skip to main content
OSTI.GOV title logo U.S. Department of Energy
Office of Scientific and Technical Information

Title: The Use of Fuel Chemistry and Property Variations to Evaluate the Robustness of Variable Compression Ratio as a Control Method for Gasoline HCCI

Abstract

On a gasoline engine platform, homogeneous charge compression ignition (HCCI) holds the promise of improved fuel economy and greatly reduced engine-out NOx emissions, without an increase in particulate matter emissions. In this investigation, a variable compression ratio (CR) engine equipped with a throttle and intake air heating was used to test the robustness of these control parameters to accommodate a series of fuels blended from reference gasoline, straight run refinery naptha, and ethanol. Higher compression ratios allowed for operation with higher octane fuels, but operation could not be achieved with the reference gasoline, even at the highest compression ratio. Compression ratio and intake heat could be used separately or together to modulate combustion. A lambda of 2 provided optimum fuel efficiency, even though some throttling was necessary to achieve this condition. Ethanol did not appear to assist combustion, although only two ethanol-containing fuels were evaluated. The increased pumping work from throttling was minimal compared to the efficiency increases that were the result of lower unburned hydrocarbon (HC) and carbon monoxide (CO) emissions. Low temperature heat release was present for all the fuels, but could be suppressed with a higher intake air temperature. Results will be used to design future fuelsmore » and combustion studies with this research platform.« less

Authors:
 [1];  [1]
  1. ORNL
Publication Date:
Research Org.:
Oak Ridge National Lab. (ORNL), Oak Ridge, TN (United States). Fuels, Engines and Emissions Research Center (FEERC); National Transportation Research Center
Sponsoring Org.:
USDOE Office of Energy Efficiency and Renewable Energy (EERE)
OSTI Identifier:
931499
DOE Contract Number:  
DE-AC05-00OR22725
Resource Type:
Conference
Resource Relation:
Conference: 2007 SAE World Congress, Detroit, MI, USA, 20070416, 20070419
Country of Publication:
United States
Language:
English
Subject:
02 PETROLEUM; 33 ADVANCED PROPULSION SYSTEMS; CARBON MONOXIDE; CHEMISTRY; COMBUSTION; COMPRESSION; COMPRESSION RATIO; ETHANOL; FUEL CONSUMPTION; GASOLINE; INTERNAL COMBUSTION ENGINES; HCCI; advanced combustion; ethanol; fuel chemistry; variable compression ratio

Citation Formats

Szybist, James P, and Bunting, Bruce G. The Use of Fuel Chemistry and Property Variations to Evaluate the Robustness of Variable Compression Ratio as a Control Method for Gasoline HCCI. United States: N. p., 2007. Web.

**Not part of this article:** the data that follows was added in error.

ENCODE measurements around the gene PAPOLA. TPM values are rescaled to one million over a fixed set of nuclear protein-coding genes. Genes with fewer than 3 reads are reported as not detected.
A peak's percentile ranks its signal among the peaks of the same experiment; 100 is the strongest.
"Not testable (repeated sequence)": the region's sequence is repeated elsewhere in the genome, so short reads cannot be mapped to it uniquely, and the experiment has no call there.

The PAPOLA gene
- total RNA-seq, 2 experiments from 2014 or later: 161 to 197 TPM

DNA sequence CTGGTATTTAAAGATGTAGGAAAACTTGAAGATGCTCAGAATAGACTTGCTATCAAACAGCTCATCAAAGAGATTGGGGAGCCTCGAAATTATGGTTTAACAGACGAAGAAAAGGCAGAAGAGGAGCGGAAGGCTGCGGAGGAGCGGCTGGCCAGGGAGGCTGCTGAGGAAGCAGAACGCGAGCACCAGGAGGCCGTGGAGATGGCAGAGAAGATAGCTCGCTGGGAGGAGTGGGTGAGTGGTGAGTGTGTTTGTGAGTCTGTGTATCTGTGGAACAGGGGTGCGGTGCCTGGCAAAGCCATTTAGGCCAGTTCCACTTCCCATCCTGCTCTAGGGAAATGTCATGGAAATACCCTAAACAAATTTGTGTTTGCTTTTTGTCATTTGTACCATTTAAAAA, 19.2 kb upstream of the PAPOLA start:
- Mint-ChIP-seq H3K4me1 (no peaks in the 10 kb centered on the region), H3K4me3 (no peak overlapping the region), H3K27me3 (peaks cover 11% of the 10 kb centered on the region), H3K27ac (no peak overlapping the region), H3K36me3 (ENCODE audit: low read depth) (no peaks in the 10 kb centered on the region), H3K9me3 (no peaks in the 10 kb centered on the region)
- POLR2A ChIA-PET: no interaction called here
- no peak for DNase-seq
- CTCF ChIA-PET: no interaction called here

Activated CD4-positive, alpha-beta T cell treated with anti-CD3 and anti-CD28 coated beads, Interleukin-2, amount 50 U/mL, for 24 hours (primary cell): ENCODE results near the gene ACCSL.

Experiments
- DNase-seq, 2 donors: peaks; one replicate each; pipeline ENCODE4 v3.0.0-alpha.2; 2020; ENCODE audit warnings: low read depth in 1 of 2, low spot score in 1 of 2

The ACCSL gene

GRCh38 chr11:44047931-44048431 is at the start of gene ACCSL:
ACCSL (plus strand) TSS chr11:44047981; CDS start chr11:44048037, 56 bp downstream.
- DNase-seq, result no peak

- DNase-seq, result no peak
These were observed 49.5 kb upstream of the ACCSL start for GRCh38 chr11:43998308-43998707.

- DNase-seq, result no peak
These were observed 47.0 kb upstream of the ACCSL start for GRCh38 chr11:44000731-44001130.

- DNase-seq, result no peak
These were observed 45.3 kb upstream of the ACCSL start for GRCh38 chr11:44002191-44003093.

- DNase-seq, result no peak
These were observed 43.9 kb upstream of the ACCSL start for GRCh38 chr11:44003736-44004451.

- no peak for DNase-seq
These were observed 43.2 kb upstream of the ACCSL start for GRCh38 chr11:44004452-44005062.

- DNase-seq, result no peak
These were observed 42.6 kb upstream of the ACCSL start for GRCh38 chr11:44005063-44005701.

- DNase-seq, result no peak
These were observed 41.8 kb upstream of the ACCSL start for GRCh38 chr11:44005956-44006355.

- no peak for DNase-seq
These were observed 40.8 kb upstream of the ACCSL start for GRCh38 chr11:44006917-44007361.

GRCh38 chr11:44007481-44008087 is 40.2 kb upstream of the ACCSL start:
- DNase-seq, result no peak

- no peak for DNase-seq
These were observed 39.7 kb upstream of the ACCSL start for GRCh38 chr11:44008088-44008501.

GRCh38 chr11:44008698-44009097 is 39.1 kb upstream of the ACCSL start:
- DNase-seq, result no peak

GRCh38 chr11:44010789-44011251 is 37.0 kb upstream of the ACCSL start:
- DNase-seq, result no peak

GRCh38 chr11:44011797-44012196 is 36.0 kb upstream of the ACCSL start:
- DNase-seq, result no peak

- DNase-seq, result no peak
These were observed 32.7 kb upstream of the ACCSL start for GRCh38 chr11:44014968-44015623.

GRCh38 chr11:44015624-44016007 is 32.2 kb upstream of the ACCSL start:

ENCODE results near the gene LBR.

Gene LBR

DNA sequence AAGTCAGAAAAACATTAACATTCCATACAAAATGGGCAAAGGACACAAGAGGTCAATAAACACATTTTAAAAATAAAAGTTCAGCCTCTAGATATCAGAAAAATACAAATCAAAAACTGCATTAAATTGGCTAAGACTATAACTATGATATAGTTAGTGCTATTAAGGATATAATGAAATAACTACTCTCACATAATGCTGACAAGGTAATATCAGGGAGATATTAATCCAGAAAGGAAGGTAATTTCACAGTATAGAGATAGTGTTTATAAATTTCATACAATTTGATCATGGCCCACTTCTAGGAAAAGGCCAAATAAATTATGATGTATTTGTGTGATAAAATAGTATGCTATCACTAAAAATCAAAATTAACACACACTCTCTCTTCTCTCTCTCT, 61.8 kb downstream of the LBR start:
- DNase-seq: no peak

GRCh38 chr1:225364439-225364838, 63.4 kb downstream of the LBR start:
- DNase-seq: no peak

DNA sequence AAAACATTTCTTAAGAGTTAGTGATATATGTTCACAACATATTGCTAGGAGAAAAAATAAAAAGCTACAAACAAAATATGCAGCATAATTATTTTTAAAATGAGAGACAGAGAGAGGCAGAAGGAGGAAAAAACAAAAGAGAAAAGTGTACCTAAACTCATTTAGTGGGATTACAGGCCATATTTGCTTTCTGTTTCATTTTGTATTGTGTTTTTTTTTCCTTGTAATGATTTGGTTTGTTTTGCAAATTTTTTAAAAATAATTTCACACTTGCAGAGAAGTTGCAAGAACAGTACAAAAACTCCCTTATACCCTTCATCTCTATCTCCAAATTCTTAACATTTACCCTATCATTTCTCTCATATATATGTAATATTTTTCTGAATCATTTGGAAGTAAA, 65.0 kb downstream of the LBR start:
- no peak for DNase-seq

Szybist, James P, & Bunting, Bruce G. The Use of Fuel Chemistry and Property Variations to Evaluate the Robustness of Variable Compression Ratio as a Control Method for Gasoline HCCI. United States.
Szybist, James P, and Bunting, Bruce G. Mon . "The Use of Fuel Chemistry and Property Variations to Evaluate the Robustness of Variable Compression Ratio as a Control Method for Gasoline HCCI". United States. doi:.
@article{osti_931499,
title = {The Use of Fuel Chemistry and Property Variations to Evaluate the Robustness of Variable Compression Ratio as a Control Method for Gasoline HCCI},
author = {Szybist, James P and Bunting, Bruce G},
abstractNote = {On a gasoline engine platform, homogeneous charge compression ignition (HCCI) holds the promise of improved fuel economy and greatly reduced engine-out NOx emissions, without an increase in particulate matter emissions. In this investigation, a variable compression ratio (CR) engine equipped with a throttle and intake air heating was used to test the robustness of these control parameters to accommodate a series of fuels blended from reference gasoline, straight run refinery naptha, and ethanol. Higher compression ratios allowed for operation with higher octane fuels, but operation could not be achieved with the reference gasoline, even at the highest compression ratio. Compression ratio and intake heat could be used separately or together to modulate combustion. A lambda of 2 provided optimum fuel efficiency, even though some throttling was necessary to achieve this condition. Ethanol did not appear to assist combustion, although only two ethanol-containing fuels were evaluated. The increased pumping work from throttling was minimal compared to the efficiency increases that were the result of lower unburned hydrocarbon (HC) and carbon monoxide (CO) emissions. Low temperature heat release was present for all the fuels, but could be suppressed with a higher intake air temperature. Results will be used to design future fuels and combustion studies with this research platform.},
doi = {},
journal = {},
number = ,
volume = ,
place = {United States},
year = {Mon Jan 01 00:00:00 EST 2007},
month = {Mon Jan 01 00:00:00 EST 2007}
}

Conference:
Other availability
Please see Document Availability for additional information on obtaining the full-text document. Library patrons may search WorldCat to identify libraries that hold this conference proceeding.

Save / Share: